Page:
|The face of a bestseller|
How did I end up on the list seven years late? Last month, Amazon promoted the ebook edition of the title as a $1.99 deal for just one day. I found out about the offering when a number of Twitter handles began tweeting a link to the book and tagging me in the post, but the day was nearly over by the time I also began to spread the news. Still, the book rose into the top 100 in sales and stayed there, even after the price leapt back up to nine dollars and change. And thus, a bestseller was born.
Back in the 90s, when I worked in publishing, appearing on the list was big news. Champagne bottles were uncorked, bonuses were paid, followup deals were hastily offered. But this isn't the 90s. In fact, I have no connection to anyone working at the publishing house--Globe Pequot/Lyons Press--who published Dogs I Have Met. Everyone has been fired or moved on, and the company itself was sold to another distributor who, quite kindly, recently reached out to tell me that they owe me royalties. But Dogs I Have Met was the followup to my biggest selling book, my memoir, The Dogs Who Found Me. That book sold, I have to say, far more copies that many bestsellers rack up. After the first week on sale, they fired my editor. Then they scrambled to keep up with the unexpected demand, created, in part, because of grassroots support following Katrina, sincere passion of people who owned pit bulls as pets, and my having hired Meryl Moss to help with publicity. But while the book was popping onto regional lists as I toured, other parts of the country were without any copies at all, so it sold long and steady, but never all at once.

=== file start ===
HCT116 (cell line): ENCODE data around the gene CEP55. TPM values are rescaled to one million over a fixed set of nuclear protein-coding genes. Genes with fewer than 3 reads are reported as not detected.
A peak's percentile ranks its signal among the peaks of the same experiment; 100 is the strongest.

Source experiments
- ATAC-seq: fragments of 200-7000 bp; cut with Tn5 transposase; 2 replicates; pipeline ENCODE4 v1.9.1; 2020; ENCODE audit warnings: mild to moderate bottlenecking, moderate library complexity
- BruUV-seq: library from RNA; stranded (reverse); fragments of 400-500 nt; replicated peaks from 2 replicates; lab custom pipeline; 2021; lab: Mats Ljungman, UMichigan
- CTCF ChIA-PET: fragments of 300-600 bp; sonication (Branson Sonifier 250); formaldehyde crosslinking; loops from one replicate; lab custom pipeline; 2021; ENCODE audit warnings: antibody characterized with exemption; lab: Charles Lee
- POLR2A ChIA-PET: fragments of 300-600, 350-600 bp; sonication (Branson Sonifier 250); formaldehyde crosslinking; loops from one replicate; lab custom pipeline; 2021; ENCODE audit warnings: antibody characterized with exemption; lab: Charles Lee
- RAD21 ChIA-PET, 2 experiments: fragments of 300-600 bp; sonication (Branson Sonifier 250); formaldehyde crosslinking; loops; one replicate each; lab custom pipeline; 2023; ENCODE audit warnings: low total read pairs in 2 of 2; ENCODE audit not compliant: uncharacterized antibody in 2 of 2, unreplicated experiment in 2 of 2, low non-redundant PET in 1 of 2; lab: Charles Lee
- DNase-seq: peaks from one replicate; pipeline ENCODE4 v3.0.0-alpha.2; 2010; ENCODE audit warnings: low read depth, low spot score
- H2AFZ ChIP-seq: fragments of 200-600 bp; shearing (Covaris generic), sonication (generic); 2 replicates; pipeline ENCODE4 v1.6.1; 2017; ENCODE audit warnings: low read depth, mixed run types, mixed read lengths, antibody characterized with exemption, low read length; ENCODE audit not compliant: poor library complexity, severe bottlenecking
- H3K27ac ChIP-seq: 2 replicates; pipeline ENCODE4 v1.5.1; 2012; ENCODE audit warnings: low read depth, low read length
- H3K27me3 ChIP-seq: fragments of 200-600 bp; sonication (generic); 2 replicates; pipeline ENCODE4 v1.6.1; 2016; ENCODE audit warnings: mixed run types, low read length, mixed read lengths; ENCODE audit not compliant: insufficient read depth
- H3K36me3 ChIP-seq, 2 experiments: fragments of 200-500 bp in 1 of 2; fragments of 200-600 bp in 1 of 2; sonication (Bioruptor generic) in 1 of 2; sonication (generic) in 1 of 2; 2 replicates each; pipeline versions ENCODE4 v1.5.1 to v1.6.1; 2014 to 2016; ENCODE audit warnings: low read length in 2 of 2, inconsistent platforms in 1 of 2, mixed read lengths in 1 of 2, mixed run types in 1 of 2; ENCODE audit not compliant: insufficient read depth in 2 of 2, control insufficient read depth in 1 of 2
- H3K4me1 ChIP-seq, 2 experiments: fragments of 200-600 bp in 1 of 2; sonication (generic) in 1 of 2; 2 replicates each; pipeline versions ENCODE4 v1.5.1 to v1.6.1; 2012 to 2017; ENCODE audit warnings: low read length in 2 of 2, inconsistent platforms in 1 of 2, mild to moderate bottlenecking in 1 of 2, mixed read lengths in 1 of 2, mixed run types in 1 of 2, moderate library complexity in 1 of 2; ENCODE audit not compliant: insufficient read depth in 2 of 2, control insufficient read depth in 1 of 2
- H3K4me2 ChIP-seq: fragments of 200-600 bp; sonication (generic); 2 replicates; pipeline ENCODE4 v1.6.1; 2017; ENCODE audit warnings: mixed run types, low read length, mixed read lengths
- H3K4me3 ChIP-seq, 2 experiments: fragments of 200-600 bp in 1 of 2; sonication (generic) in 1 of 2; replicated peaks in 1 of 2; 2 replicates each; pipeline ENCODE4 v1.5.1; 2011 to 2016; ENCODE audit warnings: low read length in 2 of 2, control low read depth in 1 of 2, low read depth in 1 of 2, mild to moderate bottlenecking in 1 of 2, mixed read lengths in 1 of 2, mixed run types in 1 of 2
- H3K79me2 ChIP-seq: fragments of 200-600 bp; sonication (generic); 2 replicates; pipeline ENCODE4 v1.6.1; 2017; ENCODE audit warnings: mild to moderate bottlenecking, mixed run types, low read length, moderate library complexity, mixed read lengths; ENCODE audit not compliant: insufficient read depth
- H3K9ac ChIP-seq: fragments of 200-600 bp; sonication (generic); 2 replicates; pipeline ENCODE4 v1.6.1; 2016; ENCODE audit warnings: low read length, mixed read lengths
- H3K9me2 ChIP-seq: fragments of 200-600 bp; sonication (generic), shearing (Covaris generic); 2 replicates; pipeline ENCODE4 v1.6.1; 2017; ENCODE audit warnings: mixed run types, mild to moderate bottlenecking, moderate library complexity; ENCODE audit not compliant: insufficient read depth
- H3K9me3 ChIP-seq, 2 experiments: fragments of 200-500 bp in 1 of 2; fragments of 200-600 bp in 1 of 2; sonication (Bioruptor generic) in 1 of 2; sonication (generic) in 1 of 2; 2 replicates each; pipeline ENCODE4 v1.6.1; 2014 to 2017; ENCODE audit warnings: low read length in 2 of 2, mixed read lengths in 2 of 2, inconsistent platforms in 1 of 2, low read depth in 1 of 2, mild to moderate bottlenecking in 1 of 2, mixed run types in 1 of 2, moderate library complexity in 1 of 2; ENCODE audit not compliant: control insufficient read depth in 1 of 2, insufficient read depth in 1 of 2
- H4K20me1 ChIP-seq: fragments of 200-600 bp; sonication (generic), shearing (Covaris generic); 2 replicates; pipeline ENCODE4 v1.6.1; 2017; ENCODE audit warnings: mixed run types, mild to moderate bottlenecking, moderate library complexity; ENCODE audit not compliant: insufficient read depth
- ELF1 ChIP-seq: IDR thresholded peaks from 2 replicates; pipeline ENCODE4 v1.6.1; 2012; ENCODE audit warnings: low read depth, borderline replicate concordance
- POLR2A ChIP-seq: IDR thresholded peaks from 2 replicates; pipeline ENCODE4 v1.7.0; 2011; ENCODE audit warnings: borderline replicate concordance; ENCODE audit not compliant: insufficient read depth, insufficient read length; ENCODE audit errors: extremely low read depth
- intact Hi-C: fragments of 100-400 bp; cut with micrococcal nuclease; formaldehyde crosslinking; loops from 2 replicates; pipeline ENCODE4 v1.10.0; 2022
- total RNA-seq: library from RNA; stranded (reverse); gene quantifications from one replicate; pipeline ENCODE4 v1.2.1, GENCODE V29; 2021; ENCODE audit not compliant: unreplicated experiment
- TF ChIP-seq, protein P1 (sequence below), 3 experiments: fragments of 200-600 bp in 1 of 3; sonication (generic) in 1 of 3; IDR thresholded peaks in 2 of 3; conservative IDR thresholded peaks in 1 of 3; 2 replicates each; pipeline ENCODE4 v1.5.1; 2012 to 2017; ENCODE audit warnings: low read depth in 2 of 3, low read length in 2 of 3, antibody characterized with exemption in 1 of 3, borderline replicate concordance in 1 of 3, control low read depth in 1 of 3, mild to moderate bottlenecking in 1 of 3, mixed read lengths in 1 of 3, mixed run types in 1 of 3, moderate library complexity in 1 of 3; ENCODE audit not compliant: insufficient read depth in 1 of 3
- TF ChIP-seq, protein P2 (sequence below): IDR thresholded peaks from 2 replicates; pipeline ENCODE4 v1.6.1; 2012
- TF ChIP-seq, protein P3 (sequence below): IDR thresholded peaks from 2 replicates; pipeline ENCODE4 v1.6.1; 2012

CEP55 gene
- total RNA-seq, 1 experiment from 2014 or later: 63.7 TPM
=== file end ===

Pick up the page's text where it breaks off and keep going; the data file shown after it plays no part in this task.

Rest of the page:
In spite of their blunders, and their firing my editor, it was decided that I should do a followup. I thought I followup
And now it is a New York Times bestseller.
Later today I'll go to work at Starbucks like any other day. I'll put on the green apron and black hat and try to get there early to ask my manager about the hours that were missing from my last paycheck and the hours that were dropped from my schedule. On my break I'll try to contact Verizon about my overdue cell phone bill and the parking garage about my pass. And when I get home exhausted after closing, I will feed the dogs and take them out and then maybe, if I don't fall asleep, I'll finish that proposal I've been almost done with, for a new book that maybe, I think now, someone might actually publish.
But I think what matters most to me is that Brando is on the cover of a New York Times Bestseller.